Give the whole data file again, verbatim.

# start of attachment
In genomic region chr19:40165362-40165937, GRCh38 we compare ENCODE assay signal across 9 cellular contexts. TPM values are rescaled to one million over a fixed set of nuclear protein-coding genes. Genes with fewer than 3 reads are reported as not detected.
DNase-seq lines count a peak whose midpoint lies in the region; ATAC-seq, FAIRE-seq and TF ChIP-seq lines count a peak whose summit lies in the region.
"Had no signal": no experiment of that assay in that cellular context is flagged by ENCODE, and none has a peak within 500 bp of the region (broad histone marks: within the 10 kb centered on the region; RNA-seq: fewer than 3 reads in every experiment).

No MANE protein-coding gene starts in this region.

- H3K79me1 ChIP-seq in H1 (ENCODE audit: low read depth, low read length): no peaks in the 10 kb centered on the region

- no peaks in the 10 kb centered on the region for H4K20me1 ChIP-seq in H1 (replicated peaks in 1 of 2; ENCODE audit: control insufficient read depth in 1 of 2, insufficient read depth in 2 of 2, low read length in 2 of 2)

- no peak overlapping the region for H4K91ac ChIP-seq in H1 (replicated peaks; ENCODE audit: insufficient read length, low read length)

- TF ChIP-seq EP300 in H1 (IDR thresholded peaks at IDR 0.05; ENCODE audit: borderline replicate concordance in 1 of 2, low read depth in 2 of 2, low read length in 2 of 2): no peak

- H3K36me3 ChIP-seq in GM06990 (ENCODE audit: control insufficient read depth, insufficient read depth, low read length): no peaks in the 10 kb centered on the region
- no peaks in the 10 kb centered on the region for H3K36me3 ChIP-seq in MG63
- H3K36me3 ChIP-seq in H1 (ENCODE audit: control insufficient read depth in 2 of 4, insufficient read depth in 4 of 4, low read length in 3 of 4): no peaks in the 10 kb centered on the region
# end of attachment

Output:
In genomic region chr19:40165362-40165937, GRCh38 we compare ENCODE assay signal across 9 cellular contexts. TPM values are rescaled to one million over a fixed set of nuclear protein-coding genes. Genes with fewer than 3 reads are reported as not detected.
DNase-seq lines count a peak whose midpoint lies in the region; ATAC-seq, FAIRE-seq and TF ChIP-seq lines count a peak whose summit lies in the region.
"Had no signal": no experiment of that assay in that cellular context is flagged by ENCODE, and none has a peak within 500 bp of the region (broad histone marks: within the 10 kb centered on the region; RNA-seq: fewer than 3 reads in every experiment).

No MANE protein-coding gene starts in this region.

- H3K79me1 ChIP-seq in H1 (ENCODE audit: low read depth, low read length): no peaks in the 10 kb centered on the region

- no peaks in the 10 kb centered on the region for H4K20me1 ChIP-seq in H1 (replicated peaks in 1 of 2; ENCODE audit: control insufficient read depth in 1 of 2, insufficient read depth in 2 of 2, low read length in 2 of 2)

- no peak overlapping the region for H4K91ac ChIP-seq in H1 (replicated peaks; ENCODE audit: insufficient read length, low read length)

- TF ChIP-seq EP300 in H1 (IDR thresholded peaks at IDR 0.05; ENCODE audit: borderline replicate concordance in 1 of 2, low read depth in 2 of 2, low read length in 2 of 2): no peak

- H3K36me3 ChIP-seq in GM06990 (ENCODE audit: control insufficient read depth, insufficient read depth, low read length): no peaks in the 10 kb centered on the region
- no peaks in the 10 kb centered on the region for H3K36me3 ChIP-seq in MG63
- H3K36me3 ChIP-seq in H1 (ENCODE audit: control insufficient read depth in 2 of 4, insufficient read depth in 4 of 4, low read length in 3 of 4): no peaks in the 10 kb centered on the region